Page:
The Trump administration announced the details of its $16 billion farmer bailout this week, including $14.5 billion in payments to farmers hurt by his trade wars, The Washington Post reported.
The $16 billion bailout follows last year’s $12 billion bailout. The new round lifted the cap on payments to farmers hurt by the trade war with China from $125,000 to $250,000.
Under the plan, individual farmers will receive between $15 and $150 per acre and will be distributed among farmers and producers of dairy and pork.
“We looked at trade over the past 10 years and determined the maximum amount of trade that a retaliating country could have had,” told Agriculture Department economist Rob Johansson said. “We do get larger amounts of damages [when we] look at the number of retaliatory tariffs and a number of non-tariff barriers that are affecting farmers.”
Agriculture Secretary Sonny Perdue acknowledged that farmers would rather be selling their products instead of having to be bailed out.
“If you go out and survey farmers and ask them for their results, you won’t find any that feel they’ve been made whole by this program,” Perdue said.
First bailout was rife with abuse:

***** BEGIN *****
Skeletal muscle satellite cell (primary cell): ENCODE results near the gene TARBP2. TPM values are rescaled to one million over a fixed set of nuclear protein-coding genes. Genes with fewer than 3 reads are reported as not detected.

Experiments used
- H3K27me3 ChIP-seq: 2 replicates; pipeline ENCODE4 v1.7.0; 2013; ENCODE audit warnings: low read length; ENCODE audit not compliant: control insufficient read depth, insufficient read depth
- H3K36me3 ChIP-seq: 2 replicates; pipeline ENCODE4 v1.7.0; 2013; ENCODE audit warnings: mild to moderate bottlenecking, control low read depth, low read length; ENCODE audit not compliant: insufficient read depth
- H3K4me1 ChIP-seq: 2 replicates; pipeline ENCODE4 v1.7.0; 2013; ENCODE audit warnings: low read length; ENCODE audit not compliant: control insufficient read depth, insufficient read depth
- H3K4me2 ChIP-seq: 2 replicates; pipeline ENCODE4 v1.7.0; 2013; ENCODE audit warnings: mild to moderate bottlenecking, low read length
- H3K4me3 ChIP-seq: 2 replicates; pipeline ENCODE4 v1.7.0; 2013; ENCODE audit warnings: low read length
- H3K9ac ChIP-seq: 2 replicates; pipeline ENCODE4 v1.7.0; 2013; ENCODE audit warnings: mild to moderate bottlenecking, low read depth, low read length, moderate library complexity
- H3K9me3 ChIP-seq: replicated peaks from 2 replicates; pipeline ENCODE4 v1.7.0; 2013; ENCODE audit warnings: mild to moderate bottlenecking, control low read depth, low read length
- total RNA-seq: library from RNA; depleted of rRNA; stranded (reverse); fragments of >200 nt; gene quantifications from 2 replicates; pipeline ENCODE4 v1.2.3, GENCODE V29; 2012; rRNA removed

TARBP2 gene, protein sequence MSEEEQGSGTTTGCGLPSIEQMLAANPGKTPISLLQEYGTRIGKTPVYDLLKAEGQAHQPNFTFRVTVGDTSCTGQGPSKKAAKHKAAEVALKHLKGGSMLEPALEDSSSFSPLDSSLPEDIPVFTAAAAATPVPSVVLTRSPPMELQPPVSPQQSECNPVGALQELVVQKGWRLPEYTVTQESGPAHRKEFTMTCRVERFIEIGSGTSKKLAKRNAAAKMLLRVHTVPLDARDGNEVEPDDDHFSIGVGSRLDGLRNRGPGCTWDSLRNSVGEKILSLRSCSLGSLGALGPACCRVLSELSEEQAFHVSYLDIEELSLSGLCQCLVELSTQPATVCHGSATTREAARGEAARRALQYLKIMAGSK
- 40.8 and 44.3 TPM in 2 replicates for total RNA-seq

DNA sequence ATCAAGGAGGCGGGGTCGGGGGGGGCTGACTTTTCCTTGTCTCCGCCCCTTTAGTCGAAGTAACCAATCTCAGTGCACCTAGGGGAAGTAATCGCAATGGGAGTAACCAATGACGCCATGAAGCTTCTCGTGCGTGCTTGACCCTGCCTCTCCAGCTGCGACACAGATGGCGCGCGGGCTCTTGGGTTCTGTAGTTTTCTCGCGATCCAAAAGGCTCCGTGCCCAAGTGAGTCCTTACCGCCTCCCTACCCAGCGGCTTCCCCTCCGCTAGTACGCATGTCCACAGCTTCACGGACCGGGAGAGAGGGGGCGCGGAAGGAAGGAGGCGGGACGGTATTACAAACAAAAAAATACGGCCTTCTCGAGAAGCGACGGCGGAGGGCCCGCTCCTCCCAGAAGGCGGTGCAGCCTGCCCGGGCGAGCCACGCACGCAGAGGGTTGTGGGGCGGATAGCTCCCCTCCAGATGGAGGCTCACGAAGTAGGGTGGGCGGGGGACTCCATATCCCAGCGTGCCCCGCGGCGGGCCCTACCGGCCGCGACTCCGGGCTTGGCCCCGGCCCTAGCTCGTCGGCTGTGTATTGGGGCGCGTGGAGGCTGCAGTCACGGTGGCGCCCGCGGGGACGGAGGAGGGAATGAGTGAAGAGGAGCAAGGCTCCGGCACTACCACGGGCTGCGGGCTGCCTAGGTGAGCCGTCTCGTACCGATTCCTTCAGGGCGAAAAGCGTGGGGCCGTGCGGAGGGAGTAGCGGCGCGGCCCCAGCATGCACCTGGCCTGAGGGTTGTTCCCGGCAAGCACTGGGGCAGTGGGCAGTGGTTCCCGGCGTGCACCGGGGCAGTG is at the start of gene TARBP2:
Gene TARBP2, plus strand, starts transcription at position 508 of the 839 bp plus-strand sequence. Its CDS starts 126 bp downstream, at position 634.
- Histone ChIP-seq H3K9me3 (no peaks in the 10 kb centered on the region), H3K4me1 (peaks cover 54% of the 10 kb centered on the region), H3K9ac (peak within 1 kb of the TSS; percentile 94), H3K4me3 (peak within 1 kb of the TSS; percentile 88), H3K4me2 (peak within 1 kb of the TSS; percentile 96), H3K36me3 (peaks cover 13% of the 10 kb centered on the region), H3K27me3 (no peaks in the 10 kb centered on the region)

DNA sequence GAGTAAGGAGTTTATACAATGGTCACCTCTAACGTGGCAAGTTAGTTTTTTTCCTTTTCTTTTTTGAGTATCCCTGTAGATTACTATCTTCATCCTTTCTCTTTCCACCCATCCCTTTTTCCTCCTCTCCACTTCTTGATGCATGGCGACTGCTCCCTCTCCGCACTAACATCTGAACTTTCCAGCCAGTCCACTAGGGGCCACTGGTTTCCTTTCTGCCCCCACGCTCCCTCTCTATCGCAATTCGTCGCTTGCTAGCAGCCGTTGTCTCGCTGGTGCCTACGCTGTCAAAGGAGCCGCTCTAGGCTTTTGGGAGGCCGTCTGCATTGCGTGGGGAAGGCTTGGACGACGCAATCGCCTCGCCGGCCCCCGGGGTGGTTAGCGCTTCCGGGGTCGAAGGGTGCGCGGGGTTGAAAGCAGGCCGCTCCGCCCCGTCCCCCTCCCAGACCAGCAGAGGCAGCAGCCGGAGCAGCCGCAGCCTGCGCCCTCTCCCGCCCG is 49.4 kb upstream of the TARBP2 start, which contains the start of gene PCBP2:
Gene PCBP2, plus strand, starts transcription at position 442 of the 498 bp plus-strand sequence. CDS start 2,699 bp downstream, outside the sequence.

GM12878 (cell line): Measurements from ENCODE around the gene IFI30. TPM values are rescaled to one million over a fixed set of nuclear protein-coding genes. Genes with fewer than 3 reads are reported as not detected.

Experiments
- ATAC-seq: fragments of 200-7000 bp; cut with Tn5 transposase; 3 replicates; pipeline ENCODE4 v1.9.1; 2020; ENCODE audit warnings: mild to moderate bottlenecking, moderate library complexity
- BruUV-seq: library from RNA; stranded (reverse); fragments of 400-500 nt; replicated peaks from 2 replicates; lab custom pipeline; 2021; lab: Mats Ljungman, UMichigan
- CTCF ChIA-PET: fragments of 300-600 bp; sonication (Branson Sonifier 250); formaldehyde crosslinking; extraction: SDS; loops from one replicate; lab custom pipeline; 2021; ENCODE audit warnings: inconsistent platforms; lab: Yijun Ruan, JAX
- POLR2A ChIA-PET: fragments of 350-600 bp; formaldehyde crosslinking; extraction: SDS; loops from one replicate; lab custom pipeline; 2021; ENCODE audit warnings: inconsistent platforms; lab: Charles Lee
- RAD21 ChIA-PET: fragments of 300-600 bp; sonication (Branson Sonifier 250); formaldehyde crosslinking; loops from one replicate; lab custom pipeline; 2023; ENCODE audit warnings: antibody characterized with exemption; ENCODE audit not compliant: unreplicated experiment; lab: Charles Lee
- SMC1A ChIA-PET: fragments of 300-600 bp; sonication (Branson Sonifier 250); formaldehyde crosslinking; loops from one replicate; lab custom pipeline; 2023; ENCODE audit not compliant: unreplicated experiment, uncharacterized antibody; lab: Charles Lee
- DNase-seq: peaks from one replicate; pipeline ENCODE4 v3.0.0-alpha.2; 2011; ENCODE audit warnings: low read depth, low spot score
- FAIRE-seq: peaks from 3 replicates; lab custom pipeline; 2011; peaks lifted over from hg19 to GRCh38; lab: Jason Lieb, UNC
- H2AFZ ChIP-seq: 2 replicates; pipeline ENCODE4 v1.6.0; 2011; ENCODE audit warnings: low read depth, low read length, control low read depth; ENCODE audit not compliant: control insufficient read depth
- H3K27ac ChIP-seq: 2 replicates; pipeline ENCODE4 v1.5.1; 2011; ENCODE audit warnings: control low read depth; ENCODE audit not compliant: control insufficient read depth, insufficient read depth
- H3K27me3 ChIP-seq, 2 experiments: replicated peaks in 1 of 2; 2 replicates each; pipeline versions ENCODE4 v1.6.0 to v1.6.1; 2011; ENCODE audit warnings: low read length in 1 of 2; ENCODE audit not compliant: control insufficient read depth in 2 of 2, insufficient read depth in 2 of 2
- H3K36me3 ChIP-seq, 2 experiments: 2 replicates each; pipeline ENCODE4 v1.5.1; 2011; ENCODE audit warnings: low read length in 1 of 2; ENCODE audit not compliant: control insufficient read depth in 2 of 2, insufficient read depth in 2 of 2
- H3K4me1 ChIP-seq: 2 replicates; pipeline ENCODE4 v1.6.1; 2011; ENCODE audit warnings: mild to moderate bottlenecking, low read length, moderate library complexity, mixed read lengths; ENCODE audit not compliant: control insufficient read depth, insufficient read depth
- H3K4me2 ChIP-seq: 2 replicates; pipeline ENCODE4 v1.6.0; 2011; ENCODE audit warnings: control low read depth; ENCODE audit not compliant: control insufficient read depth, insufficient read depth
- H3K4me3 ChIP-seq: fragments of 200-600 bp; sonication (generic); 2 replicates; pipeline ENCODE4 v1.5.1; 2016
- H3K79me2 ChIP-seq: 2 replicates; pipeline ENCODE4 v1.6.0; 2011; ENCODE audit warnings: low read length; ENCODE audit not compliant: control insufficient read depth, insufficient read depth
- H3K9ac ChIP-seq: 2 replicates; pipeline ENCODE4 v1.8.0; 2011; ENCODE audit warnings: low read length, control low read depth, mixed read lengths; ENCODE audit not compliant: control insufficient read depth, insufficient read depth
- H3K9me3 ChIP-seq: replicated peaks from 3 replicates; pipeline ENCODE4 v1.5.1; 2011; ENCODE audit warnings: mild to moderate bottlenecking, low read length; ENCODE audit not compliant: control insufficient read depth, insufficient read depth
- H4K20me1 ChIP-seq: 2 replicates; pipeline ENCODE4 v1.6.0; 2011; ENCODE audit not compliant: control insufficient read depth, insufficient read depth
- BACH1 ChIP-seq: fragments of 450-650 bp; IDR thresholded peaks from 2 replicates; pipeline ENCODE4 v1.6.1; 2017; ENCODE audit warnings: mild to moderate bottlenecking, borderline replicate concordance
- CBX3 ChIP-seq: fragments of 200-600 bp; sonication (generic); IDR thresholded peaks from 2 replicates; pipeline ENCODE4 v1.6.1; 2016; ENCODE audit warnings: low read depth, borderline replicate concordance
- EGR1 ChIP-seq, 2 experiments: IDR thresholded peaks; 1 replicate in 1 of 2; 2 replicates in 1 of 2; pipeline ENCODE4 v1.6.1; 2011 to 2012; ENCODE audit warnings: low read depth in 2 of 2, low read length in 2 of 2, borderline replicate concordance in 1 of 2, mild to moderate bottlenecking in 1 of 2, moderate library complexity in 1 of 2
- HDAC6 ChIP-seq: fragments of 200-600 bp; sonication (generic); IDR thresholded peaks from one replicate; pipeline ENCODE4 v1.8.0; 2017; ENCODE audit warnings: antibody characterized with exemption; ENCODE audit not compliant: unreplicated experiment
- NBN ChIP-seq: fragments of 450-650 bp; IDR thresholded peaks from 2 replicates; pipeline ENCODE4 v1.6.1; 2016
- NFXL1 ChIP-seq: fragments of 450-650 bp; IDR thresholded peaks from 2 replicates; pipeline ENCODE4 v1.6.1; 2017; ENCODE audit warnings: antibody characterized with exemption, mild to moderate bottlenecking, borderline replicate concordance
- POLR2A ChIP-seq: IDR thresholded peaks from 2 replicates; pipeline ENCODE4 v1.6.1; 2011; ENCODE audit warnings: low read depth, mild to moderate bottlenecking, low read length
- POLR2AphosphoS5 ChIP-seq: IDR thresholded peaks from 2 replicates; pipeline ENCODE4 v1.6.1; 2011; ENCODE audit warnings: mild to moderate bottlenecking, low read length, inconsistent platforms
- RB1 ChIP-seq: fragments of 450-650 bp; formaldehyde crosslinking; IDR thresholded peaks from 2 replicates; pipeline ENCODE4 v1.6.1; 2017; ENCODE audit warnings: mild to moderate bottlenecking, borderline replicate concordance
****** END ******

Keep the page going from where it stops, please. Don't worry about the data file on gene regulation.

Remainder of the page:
“The Environmental Working Group, using data received under the Freedom of Information Act, found individual farmers in five states — Indiana, Illinois, Missouri, Tennessee and Texas — received more than $900,000 in 2018, largely through a loophole that allowed each member of a farm-owning family to apply for relief,” The Washington Post reported.
“Money flowed to foreign-owned businesses and to those who don’t live or work on a farm, including an architect in Manhattan, Chinese conglomerates and Brazilian beef companies. More than $38 million in aid money went to residents of cities including San Francisco, Los Angeles, New York and Washington,” the report said. “It is unclear whether the changes in this round of trade relief will preclude these overly generous payouts or prevent ‘double dipping’ for farmers who receive commodity subsidies, crop insurance and disaster recovery payments.”
Democrats slam plan:
“These short-term, inequitable payouts are not a replacement for markets and a coherent trade strategy,” Michigan Rep. Debbie Stabenow, the top Democrat on the Senate Committee on Agriculture, Nutrition and Forestry, said in a statement. “This aid is not equitable and favors certain farmers over others. Bottom line — it’s not fair.”